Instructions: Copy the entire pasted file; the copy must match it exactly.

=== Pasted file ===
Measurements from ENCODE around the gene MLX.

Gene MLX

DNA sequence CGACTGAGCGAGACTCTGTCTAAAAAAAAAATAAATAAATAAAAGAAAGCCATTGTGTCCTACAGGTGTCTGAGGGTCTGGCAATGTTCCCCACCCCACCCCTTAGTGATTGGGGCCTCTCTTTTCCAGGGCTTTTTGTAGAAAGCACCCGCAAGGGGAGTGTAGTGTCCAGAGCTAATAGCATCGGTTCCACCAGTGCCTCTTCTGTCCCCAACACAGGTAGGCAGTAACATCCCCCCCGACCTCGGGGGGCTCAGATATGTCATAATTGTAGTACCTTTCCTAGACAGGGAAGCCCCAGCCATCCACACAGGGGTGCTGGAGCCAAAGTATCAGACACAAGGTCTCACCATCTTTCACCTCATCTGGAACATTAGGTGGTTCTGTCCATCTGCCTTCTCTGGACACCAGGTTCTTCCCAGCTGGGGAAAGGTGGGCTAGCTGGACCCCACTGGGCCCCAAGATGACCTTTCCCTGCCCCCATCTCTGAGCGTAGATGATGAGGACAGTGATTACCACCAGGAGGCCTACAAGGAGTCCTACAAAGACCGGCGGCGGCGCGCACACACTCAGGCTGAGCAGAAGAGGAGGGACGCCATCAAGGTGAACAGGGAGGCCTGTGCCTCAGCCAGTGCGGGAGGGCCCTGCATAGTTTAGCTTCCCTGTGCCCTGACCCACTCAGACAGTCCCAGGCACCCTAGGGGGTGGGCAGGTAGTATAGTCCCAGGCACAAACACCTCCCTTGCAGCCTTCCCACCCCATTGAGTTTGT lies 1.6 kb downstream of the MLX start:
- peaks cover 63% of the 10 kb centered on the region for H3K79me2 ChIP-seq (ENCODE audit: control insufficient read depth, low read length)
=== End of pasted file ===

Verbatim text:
Measurements from ENCODE around the gene MLX.

Gene MLX

DNA sequence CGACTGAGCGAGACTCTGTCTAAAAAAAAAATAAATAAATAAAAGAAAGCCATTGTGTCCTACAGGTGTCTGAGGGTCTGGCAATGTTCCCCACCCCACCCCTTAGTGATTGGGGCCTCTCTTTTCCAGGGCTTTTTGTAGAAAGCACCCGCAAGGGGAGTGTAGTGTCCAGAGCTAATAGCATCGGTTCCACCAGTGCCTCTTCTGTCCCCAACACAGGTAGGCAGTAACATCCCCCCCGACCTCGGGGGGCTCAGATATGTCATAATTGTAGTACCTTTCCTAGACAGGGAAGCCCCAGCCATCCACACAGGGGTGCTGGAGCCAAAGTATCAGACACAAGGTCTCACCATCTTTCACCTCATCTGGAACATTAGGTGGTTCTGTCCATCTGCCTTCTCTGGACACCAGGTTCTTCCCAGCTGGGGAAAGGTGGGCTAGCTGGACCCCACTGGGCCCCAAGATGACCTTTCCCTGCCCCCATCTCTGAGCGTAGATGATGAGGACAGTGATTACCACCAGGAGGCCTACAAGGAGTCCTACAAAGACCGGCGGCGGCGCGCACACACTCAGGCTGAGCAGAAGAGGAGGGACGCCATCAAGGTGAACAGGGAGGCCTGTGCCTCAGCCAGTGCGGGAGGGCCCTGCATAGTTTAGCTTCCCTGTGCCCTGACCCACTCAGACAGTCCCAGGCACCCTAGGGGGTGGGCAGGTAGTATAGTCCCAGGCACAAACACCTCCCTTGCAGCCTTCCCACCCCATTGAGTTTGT lies 1.6 kb downstream of the MLX start:
- peaks cover 63% of the 10 kb centered on the region for H3K79me2 ChIP-seq (ENCODE audit: control insufficient read depth, low read length)